This blog post is a throwback to “Booting Debian in 14 seconds” from debian-administration.org, where the author went through some fairly advanced steps to get his low-spec Debian laptop to boot quickly. Debian was version 4.0 at the time, and I recall it taking around 40 seconds to boot on a default desktop install.
In a rare exception to Wirth’s law, waiting for a computer to boot is no longer “a thing”. A default desktop install of Debian includes systemd, and uses a multi-core CPU and SSD quite efficiently. Also, sleep/wake works more reliably than it used to, so boot speed is not as important as it used to be.
On a modern desktop PC, booting Debian 9 (default desktop install) takes me 14 seconds with no extra configuration, so that’s our new low water mark.
Mainly to illustrate how far open source operating systems have come, I’m going to step through a boot process speed-up, the way it looks in 2018.
You will read about some of these older tricks if you search for Linux Boot speed, and they are all quite irrelevant in 2018, in my humble opinion-
- Swapping the /bin/sh shell to dash (already the default, also, init scripts are no longer used).
- Using readahead (gains are tiny unless you have a HDD).
- “noatime” setting on mounts (“relatime” is a default mount option since Linux 2.6).
New things that you wont find in pre-systemd guides:
- systemd-analyze to instrument the boot
- systemctl to exclude processes from boot
- bootchart is still useful for drawing pretty graphs
- Configure GRUB & UEFI not to prompt for input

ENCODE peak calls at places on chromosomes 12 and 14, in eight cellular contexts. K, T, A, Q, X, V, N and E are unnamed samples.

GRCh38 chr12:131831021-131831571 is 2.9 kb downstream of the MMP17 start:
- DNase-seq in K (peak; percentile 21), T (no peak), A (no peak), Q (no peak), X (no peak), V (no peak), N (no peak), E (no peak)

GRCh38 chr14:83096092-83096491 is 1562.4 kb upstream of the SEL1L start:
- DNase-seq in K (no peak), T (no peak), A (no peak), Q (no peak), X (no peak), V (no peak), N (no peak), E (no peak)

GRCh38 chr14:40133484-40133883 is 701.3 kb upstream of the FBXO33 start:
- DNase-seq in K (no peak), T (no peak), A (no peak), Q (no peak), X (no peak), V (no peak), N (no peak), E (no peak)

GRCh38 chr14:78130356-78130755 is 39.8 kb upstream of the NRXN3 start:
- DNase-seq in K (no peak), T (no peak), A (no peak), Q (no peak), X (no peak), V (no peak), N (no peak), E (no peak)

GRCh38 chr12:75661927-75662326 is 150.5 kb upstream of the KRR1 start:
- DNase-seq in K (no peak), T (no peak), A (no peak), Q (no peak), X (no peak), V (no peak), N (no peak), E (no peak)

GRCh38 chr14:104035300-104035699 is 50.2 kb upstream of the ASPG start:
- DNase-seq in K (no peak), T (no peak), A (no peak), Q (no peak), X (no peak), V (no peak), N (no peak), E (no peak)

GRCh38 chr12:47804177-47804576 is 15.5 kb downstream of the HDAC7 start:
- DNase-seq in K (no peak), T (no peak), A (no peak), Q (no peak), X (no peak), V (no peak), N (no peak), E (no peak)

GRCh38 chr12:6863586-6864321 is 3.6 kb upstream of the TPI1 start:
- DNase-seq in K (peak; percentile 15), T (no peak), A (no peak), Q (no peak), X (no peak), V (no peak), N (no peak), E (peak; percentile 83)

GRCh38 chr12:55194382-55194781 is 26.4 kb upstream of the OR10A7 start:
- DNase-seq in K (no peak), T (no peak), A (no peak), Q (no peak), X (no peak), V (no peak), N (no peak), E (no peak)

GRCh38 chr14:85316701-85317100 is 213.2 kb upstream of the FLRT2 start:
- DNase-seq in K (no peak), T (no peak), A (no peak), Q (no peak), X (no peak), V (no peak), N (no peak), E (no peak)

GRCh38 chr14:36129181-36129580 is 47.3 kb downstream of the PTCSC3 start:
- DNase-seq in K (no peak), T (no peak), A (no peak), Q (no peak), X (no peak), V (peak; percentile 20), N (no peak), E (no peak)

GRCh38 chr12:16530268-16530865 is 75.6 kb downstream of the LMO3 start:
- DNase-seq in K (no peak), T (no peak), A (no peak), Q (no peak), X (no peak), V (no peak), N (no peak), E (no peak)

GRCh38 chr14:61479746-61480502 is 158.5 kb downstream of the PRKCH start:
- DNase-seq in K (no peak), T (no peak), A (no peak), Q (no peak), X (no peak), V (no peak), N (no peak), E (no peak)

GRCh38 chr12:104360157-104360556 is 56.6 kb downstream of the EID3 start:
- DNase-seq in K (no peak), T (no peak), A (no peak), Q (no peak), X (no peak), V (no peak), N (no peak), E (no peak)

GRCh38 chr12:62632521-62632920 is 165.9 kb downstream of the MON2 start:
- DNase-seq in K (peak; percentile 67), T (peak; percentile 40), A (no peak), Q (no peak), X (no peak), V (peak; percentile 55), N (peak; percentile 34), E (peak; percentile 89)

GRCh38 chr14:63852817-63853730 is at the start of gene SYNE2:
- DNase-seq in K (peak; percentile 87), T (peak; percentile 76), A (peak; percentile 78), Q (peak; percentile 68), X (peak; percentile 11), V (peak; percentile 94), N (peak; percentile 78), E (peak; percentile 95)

- Don’t enable services you don’t need
Remove bootloader delay
Between UEFI and the OS, you will get the bootloader, which will wait for 5 seconds by default to see if you want to select a different item. Start by switching the grub timeout from 5 seconds to 0.
sudo nano /etc/default/grub
Look at systemd
Use the tool systemd-analyze to draw a picture:
systemd-analyze plot > plot.svg
In my case, it was clear that 9 seconds of the boot was an optional “waiting for network” step.
So, (thank you askubuntu), I disabled that service and rebooted:
$ sudo systemctl disable NetworkManager-wait-online.service Removed /etc/systemd/system/network-online.target.wants/NetworkManager-wait-online.service.
systemd-analyze plot > plot2.svg
The boot was still taking 4.4 seconds, so, more analysis was in order:
The systemd-timesyncd service was holding things up.
This service runs early in the boot process, reads an old time from a file, and tries to update time over the network. Since I have a working RTC, this is all unnecessary for me, so I removed it and replaced it with chronyd, which is happy to operate in the background.
sudo systemctl disable systemd-timesyncd.service sudo apt-get install chronyd sudo systemctl enable chrony
After another reboot:
systemd-analyze plot > plot4.svg
There we go, down to 4.096 seconds with a few minutes of effort. I think that’s acceptable.
The systemd developers are quite certain that you can boot in under 2 seconds, but I wasn’t willing to customise my system to that extent.